We will show an example here of this simple prediction model and try to

argue why this more efficient to encode

the prediction error than the original signal.

So we're going to work with this image.

And we're going to use an one-dimensional prediction model.

So each line of this image is going to be processed separately.

So let's assume that here is how one of these lines in the image looks like.

Nothing particular about the values here.

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So, the prediction model is that the predicted

value at n equals the value of the signal at n minus 1.

So, if this, if we assume this is n, this

is n minus 1, therefore this is x n minus 1.

This is x of n.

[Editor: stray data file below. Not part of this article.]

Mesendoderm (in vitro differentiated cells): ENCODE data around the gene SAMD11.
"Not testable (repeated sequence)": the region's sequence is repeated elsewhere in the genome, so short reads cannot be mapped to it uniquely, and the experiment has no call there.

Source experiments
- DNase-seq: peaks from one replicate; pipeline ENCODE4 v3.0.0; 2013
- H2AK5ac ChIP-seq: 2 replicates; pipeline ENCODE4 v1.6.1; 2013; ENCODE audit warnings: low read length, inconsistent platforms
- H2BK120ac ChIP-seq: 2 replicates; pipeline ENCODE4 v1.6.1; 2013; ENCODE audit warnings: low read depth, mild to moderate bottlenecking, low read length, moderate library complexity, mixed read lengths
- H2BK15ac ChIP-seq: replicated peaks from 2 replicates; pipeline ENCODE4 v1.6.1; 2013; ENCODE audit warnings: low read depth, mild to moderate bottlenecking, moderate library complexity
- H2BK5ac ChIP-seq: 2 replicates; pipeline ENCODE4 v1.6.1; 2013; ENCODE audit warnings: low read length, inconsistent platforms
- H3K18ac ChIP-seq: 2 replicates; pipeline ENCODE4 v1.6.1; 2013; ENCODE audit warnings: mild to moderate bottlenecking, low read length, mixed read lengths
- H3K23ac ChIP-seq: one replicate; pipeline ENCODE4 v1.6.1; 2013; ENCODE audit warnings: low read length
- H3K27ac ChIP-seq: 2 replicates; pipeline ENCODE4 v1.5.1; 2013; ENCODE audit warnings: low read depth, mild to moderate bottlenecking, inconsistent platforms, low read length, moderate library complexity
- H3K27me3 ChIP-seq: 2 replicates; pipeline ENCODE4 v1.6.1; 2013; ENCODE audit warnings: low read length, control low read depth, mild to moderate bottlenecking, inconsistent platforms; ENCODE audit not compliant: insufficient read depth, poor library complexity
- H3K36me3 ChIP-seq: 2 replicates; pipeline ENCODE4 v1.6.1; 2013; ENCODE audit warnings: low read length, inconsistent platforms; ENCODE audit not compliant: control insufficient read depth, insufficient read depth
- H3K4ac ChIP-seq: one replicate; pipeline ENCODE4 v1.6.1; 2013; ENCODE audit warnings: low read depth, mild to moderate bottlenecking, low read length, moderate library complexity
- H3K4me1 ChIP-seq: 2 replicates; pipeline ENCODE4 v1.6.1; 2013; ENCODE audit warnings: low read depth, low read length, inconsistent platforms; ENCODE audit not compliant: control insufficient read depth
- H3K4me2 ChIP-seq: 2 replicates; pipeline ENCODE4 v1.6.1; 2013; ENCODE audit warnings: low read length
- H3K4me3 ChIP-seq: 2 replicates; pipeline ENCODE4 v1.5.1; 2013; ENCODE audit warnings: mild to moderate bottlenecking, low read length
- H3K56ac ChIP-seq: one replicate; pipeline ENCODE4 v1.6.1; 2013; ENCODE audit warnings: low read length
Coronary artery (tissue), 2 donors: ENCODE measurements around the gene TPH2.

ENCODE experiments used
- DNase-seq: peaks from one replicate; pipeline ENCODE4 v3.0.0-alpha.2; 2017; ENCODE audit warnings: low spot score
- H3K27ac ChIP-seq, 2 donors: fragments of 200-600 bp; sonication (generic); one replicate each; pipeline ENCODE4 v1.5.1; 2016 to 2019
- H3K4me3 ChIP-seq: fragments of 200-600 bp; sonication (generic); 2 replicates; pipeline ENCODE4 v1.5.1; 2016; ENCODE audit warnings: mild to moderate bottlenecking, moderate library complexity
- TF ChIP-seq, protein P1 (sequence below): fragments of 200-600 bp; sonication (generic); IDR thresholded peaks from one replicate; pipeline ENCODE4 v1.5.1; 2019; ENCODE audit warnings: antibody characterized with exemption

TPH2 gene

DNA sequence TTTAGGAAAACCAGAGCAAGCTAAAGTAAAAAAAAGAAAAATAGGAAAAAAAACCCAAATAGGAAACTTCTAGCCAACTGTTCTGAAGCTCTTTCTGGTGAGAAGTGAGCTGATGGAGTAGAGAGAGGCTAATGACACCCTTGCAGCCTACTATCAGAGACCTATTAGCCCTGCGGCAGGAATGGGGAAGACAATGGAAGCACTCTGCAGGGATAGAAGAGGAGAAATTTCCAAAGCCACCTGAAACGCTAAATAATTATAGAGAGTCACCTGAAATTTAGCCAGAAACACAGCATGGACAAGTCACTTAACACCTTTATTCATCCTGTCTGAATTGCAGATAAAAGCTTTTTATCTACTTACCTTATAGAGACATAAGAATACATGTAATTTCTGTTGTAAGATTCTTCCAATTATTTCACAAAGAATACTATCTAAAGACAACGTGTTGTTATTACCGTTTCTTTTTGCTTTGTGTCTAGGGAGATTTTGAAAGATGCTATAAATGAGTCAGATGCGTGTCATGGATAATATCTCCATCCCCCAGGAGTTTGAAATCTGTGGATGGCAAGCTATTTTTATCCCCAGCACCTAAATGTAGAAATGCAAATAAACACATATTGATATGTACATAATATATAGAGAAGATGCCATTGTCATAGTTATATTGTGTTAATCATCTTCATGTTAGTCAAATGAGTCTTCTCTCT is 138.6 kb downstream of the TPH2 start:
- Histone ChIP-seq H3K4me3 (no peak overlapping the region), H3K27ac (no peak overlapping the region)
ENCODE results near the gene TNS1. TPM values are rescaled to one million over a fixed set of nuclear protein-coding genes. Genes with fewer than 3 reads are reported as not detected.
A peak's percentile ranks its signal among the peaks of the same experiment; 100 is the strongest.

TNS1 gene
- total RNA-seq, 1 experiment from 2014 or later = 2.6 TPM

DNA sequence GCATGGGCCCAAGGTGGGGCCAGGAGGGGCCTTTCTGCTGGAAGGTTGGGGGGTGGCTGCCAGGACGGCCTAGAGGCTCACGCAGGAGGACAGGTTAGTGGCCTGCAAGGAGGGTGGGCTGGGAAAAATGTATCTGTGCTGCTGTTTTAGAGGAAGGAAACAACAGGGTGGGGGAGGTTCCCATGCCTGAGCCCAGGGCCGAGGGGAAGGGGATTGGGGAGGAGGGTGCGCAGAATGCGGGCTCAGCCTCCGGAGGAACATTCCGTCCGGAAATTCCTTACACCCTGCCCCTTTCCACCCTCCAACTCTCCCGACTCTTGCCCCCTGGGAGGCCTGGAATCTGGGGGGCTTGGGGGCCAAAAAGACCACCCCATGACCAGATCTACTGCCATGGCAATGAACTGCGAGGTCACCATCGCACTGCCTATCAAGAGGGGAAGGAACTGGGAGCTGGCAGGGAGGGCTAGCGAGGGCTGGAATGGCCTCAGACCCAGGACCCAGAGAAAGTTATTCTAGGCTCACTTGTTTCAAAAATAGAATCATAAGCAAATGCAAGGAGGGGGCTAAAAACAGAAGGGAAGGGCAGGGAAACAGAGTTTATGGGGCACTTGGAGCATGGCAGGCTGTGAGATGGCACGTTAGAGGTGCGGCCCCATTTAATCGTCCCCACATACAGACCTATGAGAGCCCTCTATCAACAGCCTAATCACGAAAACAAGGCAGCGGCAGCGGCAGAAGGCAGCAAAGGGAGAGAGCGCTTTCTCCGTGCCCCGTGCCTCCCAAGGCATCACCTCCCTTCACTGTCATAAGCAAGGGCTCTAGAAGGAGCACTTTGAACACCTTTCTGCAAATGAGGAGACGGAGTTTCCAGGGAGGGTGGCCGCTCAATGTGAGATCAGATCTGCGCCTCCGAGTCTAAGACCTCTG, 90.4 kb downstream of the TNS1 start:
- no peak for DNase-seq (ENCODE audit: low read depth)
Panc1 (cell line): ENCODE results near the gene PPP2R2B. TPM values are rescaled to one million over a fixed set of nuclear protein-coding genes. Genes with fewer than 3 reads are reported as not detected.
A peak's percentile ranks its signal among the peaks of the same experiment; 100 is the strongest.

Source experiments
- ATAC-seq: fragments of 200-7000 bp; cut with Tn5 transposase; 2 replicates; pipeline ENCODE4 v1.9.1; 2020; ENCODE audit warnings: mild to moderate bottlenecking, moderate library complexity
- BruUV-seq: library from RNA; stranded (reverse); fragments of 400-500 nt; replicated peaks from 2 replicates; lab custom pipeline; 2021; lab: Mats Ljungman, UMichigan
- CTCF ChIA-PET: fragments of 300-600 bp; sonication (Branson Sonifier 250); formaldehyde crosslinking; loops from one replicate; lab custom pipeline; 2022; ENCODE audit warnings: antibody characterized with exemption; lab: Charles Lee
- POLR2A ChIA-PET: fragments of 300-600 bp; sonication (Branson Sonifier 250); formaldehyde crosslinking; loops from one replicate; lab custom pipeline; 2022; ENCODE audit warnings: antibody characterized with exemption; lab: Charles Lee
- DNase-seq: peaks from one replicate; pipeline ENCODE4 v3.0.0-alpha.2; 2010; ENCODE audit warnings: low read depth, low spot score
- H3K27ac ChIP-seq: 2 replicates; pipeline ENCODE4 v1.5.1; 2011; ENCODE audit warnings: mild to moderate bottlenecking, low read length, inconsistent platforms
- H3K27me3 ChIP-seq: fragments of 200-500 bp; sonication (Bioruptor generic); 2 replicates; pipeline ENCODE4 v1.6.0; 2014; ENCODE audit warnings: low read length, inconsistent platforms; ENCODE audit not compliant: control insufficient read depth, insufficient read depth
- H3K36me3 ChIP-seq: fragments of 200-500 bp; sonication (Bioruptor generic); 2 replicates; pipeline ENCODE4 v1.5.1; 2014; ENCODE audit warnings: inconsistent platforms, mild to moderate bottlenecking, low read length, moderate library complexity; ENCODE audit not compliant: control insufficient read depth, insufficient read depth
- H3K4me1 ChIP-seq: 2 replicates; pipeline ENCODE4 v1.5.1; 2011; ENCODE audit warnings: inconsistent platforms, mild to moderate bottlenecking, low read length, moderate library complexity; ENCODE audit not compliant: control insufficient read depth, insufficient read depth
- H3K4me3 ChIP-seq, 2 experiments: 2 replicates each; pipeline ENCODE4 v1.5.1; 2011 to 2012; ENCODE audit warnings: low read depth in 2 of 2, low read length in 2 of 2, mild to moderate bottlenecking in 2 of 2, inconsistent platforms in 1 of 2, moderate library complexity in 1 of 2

According to this prediction model the predicted

value at n, is equal to x over minus 1.

And therefore the error that results is just x of n

minus the predicted value, so the value here.

So if we apply this model to this image, here's how the error looks like.

Since the original image is an eight bit image, here's 256 values.

The error has twice the dynamic range, therefore the

values range from 2, minus 255 to plus 255.

And for displaying purposes we have linearly mapped

this range to the 0 to 255 range.

Therefore the value here in the middle of 127 represents zero.

So as expected the, a lot of 127s, a lot of zeroes in the error image.

Because this model is quite accurate in the flat regions of the image.